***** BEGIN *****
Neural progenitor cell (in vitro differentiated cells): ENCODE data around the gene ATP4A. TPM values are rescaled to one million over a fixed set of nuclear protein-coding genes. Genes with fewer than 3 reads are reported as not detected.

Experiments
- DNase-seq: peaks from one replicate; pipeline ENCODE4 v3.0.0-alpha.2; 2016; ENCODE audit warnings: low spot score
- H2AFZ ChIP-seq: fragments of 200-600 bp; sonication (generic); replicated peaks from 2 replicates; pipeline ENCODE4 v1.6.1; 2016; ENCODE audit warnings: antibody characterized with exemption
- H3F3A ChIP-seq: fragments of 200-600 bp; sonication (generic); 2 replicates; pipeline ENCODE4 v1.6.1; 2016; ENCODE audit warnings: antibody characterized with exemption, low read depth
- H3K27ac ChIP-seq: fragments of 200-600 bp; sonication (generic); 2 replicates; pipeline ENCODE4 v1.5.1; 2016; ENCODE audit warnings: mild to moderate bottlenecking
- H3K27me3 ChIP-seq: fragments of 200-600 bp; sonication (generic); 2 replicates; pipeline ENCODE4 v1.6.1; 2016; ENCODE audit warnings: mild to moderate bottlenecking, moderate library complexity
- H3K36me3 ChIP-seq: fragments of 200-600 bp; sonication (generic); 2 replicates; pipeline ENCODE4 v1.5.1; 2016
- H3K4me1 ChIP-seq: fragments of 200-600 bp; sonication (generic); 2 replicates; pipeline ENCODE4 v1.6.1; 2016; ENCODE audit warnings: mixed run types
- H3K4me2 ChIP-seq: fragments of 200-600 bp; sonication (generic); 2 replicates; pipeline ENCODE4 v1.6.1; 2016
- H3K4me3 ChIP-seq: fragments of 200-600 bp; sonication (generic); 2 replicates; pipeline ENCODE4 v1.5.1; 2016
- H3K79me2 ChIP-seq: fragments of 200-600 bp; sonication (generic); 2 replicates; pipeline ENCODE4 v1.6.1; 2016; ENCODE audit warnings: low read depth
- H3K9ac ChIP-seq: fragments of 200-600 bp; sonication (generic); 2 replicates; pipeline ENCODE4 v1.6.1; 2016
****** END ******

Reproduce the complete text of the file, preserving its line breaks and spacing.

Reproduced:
Neural progenitor cell (in vitro differentiated cells): ENCODE data around the gene ATP4A. TPM values are rescaled to one million over a fixed set of nuclear protein-coding genes. Genes with fewer than 3 reads are reported as not detected.

Experiments
- DNase-seq: peaks from one replicate; pipeline ENCODE4 v3.0.0-alpha.2; 2016; ENCODE audit warnings: low spot score
- H2AFZ ChIP-seq: fragments of 200-600 bp; sonication (generic); replicated peaks from 2 replicates; pipeline ENCODE4 v1.6.1; 2016; ENCODE audit warnings: antibody characterized with exemption
- H3F3A ChIP-seq: fragments of 200-600 bp; sonication (generic); 2 replicates; pipeline ENCODE4 v1.6.1; 2016; ENCODE audit warnings: antibody characterized with exemption, low read depth
- H3K27ac ChIP-seq: fragments of 200-600 bp; sonication (generic); 2 replicates; pipeline ENCODE4 v1.5.1; 2016; ENCODE audit warnings: mild to moderate bottlenecking
- H3K27me3 ChIP-seq: fragments of 200-600 bp; sonication (generic); 2 replicates; pipeline ENCODE4 v1.6.1; 2016; ENCODE audit warnings: mild to moderate bottlenecking, moderate library complexity
- H3K36me3 ChIP-seq: fragments of 200-600 bp; sonication (generic); 2 replicates; pipeline ENCODE4 v1.5.1; 2016
- H3K4me1 ChIP-seq: fragments of 200-600 bp; sonication (generic); 2 replicates; pipeline ENCODE4 v1.6.1; 2016; ENCODE audit warnings: mixed run types
- H3K4me2 ChIP-seq: fragments of 200-600 bp; sonication (generic); 2 replicates; pipeline ENCODE4 v1.6.1; 2016
- H3K4me3 ChIP-seq: fragments of 200-600 bp; sonication (generic); 2 replicates; pipeline ENCODE4 v1.5.1; 2016
- H3K79me2 ChIP-seq: fragments of 200-600 bp; sonication (generic); 2 replicates; pipeline ENCODE4 v1.6.1; 2016; ENCODE audit warnings: low read depth
- H3K9ac ChIP-seq: fragments of 200-600 bp; sonication (generic); 2 replicates; pipeline ENCODE4 v1.6.1; 2016